When I was brainstorming in the early days I was thinking of ways to “involve” teachers in EduFocal as much as students would be involved. This “involvement” would begin with teachers submitting questions to us. The premise would be that teachers submit questions and get paid based on these submissions. But with that idea came a few problems:
- How would a teacher get paid? Would they get a fixed salary? If so, what if we don’t have enough members on EduFocal to pay salary and other expenses?
- How can you have 50+ teachers for one subject, charge $2000 per year and still manage to remain profitable if paying each a fixed salary?
So, in its most simple form, that system would not work. Enter “performance pay” or as I call it, “commission”. Teachers get from EduFocal as much as they put in, or as the old adage goes they “reap what they sow”.
We came up with three key metrics to measure how much a teacher is paid monthly:
- How often they submit questions to EduFocal
- How well students are doing on the tests set by said teacher
- How they’re [teachers] rated by students at the end of every test.
1. How often they submit questions to EduFocal
Not getting into the dynamics of it ( for obvious reasons), but the more questions a teacher submits to EduFocal the more they’re paid at the end of the month. Each teacher has their own style of writing questions ( both multiple choice and short answer). Teachers also have the ability to leave hints for any question they like. These are the things that will influence how a student rates a teacher at the end of a test. Naturally, some students have their own biases so even if a teacher creates excellent questions they may give the teacher a low rating ( more on this in number #3).
2. How well students are doing on tests
This is kind of self explanatory. The better students are doing on the tests you create, the higher your payout at the end of the month. This is measured in aggregate.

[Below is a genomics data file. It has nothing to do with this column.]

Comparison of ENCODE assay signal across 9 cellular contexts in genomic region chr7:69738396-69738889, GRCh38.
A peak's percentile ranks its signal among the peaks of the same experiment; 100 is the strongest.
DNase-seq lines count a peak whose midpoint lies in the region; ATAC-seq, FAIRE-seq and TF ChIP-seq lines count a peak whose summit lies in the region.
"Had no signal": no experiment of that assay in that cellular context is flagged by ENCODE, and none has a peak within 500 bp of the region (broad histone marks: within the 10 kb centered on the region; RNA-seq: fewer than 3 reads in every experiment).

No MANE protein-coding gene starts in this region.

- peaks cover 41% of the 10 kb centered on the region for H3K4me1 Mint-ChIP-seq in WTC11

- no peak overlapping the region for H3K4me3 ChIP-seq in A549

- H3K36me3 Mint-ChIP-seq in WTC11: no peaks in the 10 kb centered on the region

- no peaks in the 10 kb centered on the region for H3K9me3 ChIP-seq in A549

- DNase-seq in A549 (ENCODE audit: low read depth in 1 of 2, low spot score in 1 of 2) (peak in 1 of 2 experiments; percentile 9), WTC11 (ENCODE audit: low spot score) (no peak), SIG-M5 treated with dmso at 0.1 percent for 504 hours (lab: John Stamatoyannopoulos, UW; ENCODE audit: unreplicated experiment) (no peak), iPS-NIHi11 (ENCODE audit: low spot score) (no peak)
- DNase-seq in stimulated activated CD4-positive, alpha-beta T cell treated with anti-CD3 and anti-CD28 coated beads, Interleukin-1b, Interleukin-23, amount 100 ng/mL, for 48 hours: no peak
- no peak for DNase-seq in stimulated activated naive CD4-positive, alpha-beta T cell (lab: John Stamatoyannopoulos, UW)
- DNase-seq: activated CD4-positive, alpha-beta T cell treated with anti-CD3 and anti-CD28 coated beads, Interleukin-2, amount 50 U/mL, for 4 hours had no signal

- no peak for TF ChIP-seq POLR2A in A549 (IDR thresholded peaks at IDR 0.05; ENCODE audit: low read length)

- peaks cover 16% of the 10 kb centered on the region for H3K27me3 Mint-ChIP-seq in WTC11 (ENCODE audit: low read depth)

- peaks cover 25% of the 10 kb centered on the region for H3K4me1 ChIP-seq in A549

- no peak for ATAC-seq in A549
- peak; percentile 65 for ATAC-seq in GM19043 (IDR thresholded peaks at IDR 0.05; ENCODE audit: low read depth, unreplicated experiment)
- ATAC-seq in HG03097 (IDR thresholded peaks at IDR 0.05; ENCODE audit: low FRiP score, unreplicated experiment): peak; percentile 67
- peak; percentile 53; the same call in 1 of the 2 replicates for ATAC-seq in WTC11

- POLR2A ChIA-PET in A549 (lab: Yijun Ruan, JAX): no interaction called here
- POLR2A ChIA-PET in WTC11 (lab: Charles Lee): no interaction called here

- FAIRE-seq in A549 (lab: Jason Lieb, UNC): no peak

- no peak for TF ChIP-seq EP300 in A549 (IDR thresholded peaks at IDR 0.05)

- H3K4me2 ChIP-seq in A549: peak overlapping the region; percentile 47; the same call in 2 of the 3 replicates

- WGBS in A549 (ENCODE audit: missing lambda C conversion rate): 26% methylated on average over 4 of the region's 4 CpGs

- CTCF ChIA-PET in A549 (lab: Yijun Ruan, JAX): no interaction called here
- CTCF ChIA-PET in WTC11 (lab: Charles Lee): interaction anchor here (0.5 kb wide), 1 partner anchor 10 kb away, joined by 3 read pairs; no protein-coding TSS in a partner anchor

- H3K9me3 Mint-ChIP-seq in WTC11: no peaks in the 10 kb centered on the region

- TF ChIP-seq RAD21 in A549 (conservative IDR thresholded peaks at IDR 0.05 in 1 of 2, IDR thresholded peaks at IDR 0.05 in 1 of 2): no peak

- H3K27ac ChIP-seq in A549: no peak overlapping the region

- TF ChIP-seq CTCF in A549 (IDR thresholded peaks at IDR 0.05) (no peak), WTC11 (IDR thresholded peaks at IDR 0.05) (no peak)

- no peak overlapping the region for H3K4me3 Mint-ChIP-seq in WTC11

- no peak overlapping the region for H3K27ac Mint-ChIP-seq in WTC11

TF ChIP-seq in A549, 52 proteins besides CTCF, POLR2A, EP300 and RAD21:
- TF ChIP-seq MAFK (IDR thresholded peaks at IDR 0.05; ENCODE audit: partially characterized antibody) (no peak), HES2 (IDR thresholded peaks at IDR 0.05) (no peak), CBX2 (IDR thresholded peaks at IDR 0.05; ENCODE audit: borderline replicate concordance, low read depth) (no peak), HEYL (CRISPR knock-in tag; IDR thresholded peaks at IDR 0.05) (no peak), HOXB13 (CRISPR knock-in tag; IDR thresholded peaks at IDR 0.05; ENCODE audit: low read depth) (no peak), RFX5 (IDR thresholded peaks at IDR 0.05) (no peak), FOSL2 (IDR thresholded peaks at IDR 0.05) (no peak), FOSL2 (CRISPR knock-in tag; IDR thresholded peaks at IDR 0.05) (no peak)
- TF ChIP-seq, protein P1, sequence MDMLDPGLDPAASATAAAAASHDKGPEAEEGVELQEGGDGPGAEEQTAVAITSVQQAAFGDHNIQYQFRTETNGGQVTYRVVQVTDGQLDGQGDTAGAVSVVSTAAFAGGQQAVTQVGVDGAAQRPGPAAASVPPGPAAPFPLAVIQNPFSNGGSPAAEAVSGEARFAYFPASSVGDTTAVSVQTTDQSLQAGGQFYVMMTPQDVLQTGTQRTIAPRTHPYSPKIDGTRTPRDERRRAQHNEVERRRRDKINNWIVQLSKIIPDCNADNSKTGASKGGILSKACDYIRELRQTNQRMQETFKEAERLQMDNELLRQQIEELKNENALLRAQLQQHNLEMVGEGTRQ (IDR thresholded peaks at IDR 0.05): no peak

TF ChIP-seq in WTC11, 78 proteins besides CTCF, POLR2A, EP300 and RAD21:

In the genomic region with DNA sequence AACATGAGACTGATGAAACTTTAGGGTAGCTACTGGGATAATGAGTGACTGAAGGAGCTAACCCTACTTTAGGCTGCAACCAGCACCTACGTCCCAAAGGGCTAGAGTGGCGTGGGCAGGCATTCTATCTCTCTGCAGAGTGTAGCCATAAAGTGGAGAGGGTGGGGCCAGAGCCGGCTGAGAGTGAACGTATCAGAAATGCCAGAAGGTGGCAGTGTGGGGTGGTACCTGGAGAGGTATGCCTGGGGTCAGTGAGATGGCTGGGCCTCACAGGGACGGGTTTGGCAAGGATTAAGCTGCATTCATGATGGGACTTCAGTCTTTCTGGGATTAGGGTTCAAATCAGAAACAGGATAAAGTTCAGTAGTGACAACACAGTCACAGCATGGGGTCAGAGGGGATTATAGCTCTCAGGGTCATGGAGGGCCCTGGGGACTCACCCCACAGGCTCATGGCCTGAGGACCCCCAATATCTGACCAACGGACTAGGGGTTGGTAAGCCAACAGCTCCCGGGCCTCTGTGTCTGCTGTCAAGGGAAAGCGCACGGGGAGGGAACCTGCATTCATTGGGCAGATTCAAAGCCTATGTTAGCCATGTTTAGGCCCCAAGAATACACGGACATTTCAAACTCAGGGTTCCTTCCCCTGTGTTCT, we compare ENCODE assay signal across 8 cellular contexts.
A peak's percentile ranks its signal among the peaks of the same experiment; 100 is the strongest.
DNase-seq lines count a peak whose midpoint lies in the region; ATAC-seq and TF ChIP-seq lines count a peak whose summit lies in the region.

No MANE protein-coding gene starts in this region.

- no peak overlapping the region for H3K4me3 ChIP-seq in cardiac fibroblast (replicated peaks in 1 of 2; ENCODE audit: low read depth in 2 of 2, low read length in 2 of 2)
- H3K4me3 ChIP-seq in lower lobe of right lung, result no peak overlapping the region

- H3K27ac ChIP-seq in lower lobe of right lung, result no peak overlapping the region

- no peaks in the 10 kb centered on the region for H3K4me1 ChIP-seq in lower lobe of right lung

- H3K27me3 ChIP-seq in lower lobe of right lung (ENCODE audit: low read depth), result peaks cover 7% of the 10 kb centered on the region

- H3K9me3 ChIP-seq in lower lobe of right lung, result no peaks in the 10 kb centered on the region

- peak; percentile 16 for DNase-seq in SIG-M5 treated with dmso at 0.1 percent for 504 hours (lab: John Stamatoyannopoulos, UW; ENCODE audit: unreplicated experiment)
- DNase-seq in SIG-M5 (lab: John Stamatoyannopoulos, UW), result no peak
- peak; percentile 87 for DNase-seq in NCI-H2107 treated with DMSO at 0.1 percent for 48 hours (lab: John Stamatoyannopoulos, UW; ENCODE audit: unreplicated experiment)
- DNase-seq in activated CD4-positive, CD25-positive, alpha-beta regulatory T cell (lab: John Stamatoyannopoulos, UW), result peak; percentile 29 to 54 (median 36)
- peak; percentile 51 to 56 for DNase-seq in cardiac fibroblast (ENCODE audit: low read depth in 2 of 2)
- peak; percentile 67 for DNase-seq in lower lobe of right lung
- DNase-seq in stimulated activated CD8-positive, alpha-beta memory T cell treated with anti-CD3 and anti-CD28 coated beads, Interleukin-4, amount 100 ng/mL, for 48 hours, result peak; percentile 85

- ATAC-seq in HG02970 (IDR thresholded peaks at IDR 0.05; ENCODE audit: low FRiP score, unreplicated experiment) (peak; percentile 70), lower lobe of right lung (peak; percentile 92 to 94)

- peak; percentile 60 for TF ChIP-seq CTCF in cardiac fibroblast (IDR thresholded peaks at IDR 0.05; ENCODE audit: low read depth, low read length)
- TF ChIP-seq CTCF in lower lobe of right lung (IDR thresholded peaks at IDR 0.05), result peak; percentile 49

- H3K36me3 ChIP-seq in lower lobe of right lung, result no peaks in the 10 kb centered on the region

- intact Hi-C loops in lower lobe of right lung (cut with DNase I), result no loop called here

3. Star Ratings
At the end of every test a student has the ability to rate a teacher. 1 star being the lowest rating and 5 star being the highest. Like #2 this is measured in aggregate . As I mentioned in #1 some students, because of their own biases, may not rate a teacher at all or they may give the teacher a low rating. Conversely, teachers may get very high ratings from students who like them. Because of the potential issues that may come with this metric, it has the lowest weighting. i.e. it doesn’t significantly affect a teacher’s payout.
In a sense, EduFocal is the great equalizer for all teachers. Whether young, old, experienced or rookie, you get out what you put in. So you may find that one month you earn as much as $100,000 JMD while only earning $8,000 JMD the next month.
Teachers are listed by popularity on the subject page. The less teachers in a particular subject area the better it is for that particular teacher ( students have less to choose from). Basically, the larger EduFocal gets the better it is for teachers. So it’s in everyone’s best interest to get as many students on EduFocal as possible. Imagine when we expand into other Caribbean countries.
I said in my first paragraph that the teacher’s involvement begins with just question submission, but, there is more to come. This is just the beginning…
We’re always developing so expect some exciting things in the near future.